2. Are you actually pleased with what you get when you order a cheese omelet in a restaurant? I posted recently on the SF board that I was trying to find, in SF of all places, a really tender, big, cheese omelet, and virtually everyone agreed no such thing existed. See, I used to work in a restaurant that made these really big, tender cheese omelets on the grill - not in a pan. That is the secret. The eggs spread out so thin. You need a very big diameter, not a little omelet pan if you want tender eggs AND a lot of melted cheese. So, I thought how to do this at home and I decided to try the huge pan and the very low temp.

        My invention is nothing like a fritatta. A frittata gets puffy and is thicker than a quarter inch. Also, the eggs get kind of tough/dry - especially on the bottom. I don't like frittatas at all. Your method is fine - for a french omelet - a 30 second plain omelet made in a small pan. But I dare you to try to get 8 oz. of cheese to melt in there - you'd have to cover it and the bottom would get tough because a small pan would have to be at a higher temp to melt that much filling. You'd never make a french omelet in a 12" pan. But the diameter allows for the very thin layer of eggs to spread out so thin and a lot of cheese to spread out on them. The very low temp. prevents the eggs from getting tough. Just try it and then we'll see what you say.

        1. Half a pound of cheese for a two-person omelet? Yikes!

          1. I like the sound of this method. Does the bottom get brown at all? That's the part I don't like about my home cooked omelet.

            6 Replies
            1. re: bookgirl234

              No, that's the point - it is so very tender and wonderful. Just use a very wide pan, a tight fitting lid and a very low flame. Once the eggs are dull on top - barely cooked through perhaps 5 minutes, add the cheese, turn it off and cover for another 5 minutes.

              1. re: niki rothman

                It sounds good. I agree that a proper "french" omelet should be cooked VERY LOW because there shouldn't be any colour on an omelet.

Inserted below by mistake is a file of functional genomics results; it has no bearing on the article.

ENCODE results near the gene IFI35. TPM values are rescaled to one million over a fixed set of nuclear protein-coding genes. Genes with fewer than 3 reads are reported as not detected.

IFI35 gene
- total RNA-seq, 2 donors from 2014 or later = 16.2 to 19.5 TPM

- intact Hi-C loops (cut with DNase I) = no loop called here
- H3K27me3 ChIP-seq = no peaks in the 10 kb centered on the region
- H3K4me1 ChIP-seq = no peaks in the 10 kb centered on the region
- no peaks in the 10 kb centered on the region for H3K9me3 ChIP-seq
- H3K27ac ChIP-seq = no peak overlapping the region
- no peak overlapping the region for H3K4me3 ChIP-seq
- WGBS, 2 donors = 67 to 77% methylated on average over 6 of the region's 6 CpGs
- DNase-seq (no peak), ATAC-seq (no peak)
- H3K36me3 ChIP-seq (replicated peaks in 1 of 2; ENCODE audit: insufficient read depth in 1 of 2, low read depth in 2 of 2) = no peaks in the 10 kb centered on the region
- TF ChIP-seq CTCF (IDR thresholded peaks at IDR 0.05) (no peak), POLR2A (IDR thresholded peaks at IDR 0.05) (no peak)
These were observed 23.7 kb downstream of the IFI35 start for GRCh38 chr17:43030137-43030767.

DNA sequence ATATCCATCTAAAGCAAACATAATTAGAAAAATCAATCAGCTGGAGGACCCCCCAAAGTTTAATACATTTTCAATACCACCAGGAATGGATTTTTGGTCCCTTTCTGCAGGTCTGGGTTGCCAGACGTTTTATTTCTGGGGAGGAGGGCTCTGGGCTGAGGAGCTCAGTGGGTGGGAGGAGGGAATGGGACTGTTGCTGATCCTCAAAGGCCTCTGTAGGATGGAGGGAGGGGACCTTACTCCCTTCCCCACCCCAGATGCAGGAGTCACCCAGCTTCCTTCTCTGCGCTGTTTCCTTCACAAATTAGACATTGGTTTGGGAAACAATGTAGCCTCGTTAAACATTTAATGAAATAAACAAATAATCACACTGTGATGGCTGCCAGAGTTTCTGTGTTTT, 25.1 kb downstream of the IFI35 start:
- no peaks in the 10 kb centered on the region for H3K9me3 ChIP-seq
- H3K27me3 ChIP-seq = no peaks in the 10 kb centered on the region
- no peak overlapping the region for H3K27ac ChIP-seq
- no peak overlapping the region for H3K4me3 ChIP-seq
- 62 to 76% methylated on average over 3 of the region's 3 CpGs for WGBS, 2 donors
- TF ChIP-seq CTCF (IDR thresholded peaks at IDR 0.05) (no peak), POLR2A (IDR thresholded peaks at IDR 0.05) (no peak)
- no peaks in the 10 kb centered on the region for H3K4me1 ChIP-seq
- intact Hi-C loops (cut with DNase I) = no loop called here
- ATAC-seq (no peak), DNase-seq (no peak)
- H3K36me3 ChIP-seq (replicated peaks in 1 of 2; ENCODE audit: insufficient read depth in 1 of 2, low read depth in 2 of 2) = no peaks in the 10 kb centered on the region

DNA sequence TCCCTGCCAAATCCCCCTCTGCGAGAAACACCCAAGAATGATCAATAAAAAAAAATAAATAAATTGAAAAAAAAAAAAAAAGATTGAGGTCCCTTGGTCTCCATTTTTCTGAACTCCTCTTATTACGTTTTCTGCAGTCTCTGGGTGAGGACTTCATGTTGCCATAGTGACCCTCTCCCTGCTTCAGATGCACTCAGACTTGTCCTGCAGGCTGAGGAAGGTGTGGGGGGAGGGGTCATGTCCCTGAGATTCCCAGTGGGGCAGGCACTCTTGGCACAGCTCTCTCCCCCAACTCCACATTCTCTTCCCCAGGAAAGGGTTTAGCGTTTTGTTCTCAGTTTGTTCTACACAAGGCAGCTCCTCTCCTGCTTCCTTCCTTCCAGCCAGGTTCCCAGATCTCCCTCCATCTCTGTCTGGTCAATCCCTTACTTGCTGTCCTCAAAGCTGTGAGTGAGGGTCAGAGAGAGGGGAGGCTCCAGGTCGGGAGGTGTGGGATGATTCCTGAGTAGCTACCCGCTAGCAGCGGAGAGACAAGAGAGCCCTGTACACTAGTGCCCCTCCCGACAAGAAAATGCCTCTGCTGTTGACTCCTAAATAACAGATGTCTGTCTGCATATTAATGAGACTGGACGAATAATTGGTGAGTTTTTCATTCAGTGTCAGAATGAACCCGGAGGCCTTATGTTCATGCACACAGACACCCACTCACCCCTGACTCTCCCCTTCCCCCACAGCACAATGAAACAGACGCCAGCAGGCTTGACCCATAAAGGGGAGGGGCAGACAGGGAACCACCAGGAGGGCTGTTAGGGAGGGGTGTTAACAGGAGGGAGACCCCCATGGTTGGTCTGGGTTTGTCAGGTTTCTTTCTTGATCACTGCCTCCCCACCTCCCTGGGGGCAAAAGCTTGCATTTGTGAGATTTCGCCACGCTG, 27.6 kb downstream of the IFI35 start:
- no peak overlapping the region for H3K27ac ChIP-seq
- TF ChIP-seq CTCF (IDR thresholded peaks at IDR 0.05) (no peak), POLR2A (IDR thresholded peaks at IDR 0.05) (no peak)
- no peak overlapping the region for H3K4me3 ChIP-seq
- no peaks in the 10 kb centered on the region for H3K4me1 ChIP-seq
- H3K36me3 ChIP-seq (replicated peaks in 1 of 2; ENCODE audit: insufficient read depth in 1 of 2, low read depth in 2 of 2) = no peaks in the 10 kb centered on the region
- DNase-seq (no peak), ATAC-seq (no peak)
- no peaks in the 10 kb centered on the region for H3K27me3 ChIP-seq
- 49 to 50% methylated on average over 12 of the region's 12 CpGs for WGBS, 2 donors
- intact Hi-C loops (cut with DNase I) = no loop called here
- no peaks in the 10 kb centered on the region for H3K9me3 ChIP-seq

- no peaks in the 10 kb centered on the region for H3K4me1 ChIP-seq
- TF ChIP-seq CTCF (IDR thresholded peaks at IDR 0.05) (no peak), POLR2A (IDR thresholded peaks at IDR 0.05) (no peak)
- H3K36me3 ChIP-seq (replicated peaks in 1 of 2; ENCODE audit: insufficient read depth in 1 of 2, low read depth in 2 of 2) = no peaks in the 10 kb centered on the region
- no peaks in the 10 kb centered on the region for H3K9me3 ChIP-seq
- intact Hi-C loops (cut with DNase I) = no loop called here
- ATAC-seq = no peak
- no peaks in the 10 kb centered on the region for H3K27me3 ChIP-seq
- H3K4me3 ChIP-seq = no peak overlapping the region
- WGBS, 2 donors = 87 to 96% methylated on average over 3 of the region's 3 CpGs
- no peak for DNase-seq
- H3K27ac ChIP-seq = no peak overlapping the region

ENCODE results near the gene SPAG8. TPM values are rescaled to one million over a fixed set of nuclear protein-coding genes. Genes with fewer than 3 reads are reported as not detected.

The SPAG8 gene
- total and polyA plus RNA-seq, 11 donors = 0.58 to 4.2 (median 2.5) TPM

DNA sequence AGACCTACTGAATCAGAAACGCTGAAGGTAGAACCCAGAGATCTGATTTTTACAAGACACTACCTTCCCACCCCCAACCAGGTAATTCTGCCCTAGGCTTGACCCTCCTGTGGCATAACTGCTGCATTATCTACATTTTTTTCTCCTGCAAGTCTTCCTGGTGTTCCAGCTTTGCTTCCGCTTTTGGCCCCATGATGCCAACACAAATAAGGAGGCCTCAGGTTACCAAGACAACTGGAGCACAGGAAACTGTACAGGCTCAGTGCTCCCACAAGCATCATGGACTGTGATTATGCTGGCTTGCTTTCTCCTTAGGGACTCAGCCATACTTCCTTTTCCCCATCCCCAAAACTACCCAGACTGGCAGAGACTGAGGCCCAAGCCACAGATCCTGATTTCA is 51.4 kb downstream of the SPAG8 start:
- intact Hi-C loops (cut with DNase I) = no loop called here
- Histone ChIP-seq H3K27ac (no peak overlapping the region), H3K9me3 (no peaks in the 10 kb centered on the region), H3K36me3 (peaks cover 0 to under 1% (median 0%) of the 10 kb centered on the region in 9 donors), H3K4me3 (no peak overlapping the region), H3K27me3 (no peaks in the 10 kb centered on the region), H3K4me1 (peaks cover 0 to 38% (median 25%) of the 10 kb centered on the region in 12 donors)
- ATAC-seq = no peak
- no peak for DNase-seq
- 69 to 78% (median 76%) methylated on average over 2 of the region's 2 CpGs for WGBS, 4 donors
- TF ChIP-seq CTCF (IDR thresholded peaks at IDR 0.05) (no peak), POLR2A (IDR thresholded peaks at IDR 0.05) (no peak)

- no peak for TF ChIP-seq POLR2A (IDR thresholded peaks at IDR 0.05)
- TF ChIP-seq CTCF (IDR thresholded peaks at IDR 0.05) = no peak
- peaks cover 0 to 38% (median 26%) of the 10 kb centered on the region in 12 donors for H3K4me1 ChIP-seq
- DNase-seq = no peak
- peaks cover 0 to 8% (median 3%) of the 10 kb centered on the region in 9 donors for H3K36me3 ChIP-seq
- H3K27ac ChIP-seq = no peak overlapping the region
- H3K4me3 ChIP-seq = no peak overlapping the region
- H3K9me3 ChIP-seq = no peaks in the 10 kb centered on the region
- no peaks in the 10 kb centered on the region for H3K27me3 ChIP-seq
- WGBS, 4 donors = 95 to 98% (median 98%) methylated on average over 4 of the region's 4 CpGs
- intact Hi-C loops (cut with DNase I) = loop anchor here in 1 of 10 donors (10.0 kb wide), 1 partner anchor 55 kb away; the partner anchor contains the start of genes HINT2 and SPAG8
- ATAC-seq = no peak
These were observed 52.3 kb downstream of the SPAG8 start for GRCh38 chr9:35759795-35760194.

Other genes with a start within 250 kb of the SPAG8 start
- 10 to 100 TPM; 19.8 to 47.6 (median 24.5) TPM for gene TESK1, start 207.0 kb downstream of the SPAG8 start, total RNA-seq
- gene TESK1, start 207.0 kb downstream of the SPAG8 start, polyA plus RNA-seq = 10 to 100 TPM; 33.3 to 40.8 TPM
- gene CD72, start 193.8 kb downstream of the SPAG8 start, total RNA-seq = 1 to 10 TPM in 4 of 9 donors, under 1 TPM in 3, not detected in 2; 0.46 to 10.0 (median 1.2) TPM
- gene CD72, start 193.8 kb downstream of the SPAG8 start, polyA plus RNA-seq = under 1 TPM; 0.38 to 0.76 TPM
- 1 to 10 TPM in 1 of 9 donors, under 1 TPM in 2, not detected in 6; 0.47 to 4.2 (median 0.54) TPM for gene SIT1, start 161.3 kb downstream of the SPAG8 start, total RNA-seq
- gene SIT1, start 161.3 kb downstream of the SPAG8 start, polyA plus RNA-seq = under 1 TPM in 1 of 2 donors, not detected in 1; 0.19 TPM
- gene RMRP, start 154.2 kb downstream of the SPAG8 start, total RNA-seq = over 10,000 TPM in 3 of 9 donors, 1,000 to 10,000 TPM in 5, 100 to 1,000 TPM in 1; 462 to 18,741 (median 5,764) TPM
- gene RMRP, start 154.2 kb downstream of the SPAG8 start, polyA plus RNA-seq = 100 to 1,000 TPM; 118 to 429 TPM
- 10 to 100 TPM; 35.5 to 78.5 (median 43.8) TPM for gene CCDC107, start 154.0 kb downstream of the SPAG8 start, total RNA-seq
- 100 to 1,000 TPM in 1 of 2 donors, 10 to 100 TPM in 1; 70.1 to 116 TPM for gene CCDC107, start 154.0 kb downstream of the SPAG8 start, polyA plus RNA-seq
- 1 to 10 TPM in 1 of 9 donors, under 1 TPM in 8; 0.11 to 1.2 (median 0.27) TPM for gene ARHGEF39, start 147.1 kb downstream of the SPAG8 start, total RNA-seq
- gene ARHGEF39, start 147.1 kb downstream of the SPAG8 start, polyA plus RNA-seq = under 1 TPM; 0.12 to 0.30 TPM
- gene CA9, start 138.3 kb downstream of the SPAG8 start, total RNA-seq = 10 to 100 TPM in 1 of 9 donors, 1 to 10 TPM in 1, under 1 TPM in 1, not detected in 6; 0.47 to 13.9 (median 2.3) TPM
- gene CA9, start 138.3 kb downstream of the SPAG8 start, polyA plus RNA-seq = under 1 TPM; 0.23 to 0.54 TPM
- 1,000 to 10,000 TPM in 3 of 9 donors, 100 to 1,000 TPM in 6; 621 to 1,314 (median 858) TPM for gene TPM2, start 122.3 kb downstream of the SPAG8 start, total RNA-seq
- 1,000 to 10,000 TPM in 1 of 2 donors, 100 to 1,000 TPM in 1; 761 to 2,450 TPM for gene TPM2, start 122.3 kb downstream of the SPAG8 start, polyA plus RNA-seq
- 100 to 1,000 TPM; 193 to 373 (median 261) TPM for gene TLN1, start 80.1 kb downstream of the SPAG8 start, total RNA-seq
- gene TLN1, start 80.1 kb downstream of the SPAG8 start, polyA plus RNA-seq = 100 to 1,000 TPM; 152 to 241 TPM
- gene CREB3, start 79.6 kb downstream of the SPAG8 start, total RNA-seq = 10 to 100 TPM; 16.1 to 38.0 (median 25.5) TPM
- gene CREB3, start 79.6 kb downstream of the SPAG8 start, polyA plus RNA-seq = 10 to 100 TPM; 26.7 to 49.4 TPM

It probably doesn't taste like a fritatta because it doesn't have additional ingredients (ie veggies, etc.), but covering it the way you describe, is technically the way you make a fritatta.

                1. re: pescatarian

                  The last step is to fold the eggs in half over the filling so you have a semi-circle with the eggs on the bottom & top and the filling on the inside.

                  1. re: pescatarian

                    St. Julia would emphatically disagree with the low-heat thing - when she demonstrated the Art of the Omelet on the Tonight Show, her gas hotplate was set to Full Torch and the omelet came out of the pan almost as soon as it went in. I was so impressed (and also never liked the fluffy, puffy things my mom had made) that I tried it her way and never looked back. And I don't like any color on mine, either.

                    1. re: Will Owen

                      As would Rudolph Stanish. You don't turn out 90 omelets/hour on the slow-n-low plan (Stanish worked 2 pans, so make that 180/hr).

                2. re: bookgirl234

                  The bottom should never get brown. Brown equals tough and dry.

                3. I think it needs asiago! And after it's folded a ladle of hot Bolognese sauce.

                  1 Reply
                  1. re: yayadave

                    Sounds delicious. I've been topping mine with the home made version of (Horrors!) Pace Picante Sauce which I recently posted the recipe for here. With home made hash browns cooked slowly in butter with onions until they're all crusty and an English muffin - that equals the best breakfast I've ever eaten. And so easy.